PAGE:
Presidential Medal of Freedom Honoree Stephen Sondheim

By Victoria Mariconti

On Monday November 24, the 18 recipients of the 2014 Presidential Medal of Freedom gathered in the White House East Room to be honored by President Barack Obama. Composer and lyricist Stephen Sondheim was conspicuously absent: for undisclosed reasons, Sondheim could not attend the ceremony and deferred his award until next year. Nonetheless, a profile for this illustrious member of Phi Beta Kappa (Williams College, 1949) is long overdue. Sondheim’s music and lyrics, featured in acclaimed Broadway musicals such as A Funny Thing Happened on the Way to the Forum (Broadway Production 1962), Sweeny Todd: The Demon Barber of Fleet Street (1979), and Into the Woods (1987), have become a defining part of the American soundscape. 

Born on March 22, 1930 in New York City, Stephen Joshua Sondheim displayed an early aptitude for music. As a child he studied piano and organ, and he absorbed his first lessons in musical theatre from family friend and Broadway luminary Oscar Hammerstein II. When Sondheim graduated magna cum laude from Williams College in Massachusetts in 1950, the Hutchinson Prize, a fellowship to study with modernist composer Milton Babbitt, awaited him. For the next seven years, Sondheim supported himself by contributing music and lyrics to various projects for Broadway and Hollywood. 

In 1957, composer and conductor Leonard Bernstein helped Sondheim secure his footing on Broadway. Bernstein invited the younger composer to be the lyricist for a show that would become one of the most iconic American musicals of the past century: West Side Story. Sondheim initially hesitated when offered the opportunity, but as he explained in an interview to James Lipton for The Paris Review:

“Oscar [Hammerstein II] advised me that the job would be an extraordinary opportunity to work with men of such ability, talent, and imagination as Leonard Bernstein, Jerome Robbins, and Arthur Laurents. So I took it. And he was right.” 

It would not be long before Sondheim’s name was mentioned in the same breath as his mentors and employers.

Shortly after West Side Story, Sondheim fulfilled his yearning to compose a full-length, Broadway-caliber show. The comedy A Funny Thing Happened On the Way to the Forum opened in 1962, and all musical and lyrical details were the product of Sondheim’s imagination. The show ran just shy of 1,000 performances in its premiere production and won the 1962 Tony Award for Best Musical. These results were prophetic: since then, Sondheim’s creativity has been recognized by eight Tony Awards, including one for lifetime achievement, eight Grammy Awards, an Academy Award, and a year of celebratory concerts and ceremonies in honor of his eightieth birthday in 2010.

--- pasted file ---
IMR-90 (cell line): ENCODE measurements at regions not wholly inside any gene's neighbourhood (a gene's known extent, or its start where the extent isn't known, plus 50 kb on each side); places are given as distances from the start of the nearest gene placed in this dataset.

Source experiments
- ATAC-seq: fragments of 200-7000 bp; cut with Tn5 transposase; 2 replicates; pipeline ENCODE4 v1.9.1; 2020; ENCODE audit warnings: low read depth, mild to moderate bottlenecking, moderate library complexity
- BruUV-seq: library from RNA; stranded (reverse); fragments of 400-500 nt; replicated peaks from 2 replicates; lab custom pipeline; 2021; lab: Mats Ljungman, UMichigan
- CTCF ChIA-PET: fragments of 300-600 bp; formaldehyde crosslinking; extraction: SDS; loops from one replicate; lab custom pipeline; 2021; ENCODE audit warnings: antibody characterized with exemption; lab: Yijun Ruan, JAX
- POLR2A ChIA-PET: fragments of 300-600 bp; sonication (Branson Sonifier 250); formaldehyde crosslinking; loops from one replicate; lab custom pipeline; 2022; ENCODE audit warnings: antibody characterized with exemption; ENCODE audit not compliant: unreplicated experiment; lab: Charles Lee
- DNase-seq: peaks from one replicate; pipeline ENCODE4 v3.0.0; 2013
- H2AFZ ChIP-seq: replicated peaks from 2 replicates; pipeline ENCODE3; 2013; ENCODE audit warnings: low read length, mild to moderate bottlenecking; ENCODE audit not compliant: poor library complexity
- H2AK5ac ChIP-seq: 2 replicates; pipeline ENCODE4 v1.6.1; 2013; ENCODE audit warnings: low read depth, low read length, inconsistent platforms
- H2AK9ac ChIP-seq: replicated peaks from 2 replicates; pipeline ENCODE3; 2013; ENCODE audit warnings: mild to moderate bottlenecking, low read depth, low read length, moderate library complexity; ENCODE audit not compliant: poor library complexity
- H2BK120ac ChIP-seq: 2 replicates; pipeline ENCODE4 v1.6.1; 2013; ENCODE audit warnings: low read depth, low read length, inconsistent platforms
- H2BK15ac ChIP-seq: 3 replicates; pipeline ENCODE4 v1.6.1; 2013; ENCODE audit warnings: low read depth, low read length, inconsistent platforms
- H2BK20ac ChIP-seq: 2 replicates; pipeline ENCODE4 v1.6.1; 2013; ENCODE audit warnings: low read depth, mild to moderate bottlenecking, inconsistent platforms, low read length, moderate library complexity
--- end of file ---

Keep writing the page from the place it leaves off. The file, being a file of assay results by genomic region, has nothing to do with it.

In further reflection on his career, Sondheim published two books in 2010 and 2011: respectively, Finishing the Hat, and Look, I Made a Hat. Together, both comprise the complete set of Sondheim’s published lyrics from 1954 to 2011. The lyrics are elaborated, as the subtitle explains, with “Attendant Comments, Amplifications, Dogmas, Harangues, Digressions, Anecdotes and Miscellany.” 

Countless revivals of Sondheim’s musicals on Broadway, off-Broadway, by amateur companies, and by collegiate and high school theatre departments have disseminated the composer’s infectious melodies and clever lyrics into many Americans’ cultural parlance. Hollywood, too, recently joined the celebration of Sondheim’s legacy with feature-length productions of Sweeney Todd: The Demon Barber of Fleet Street (2007) and Into the Woods (2014). Rumors of Sondheim’s next project have circulated throughout the New York City media, but dates and other details have not been confirmed. Regardless of whatever may follow, Sondheim’s legacy has been long secured by more than 60 years of creative genius, revolutionary productions, and A Little Night Music.  

Selected Interviews:

The Paris Review:

Play Bill: 


Victoria Mariconti is a senior at Boston College majoring in music. She became a member of Phi Beta Kappa in her junior year. Boston College is home to the Omicron of Massachusetts Chapter of Phi Beta Kappa.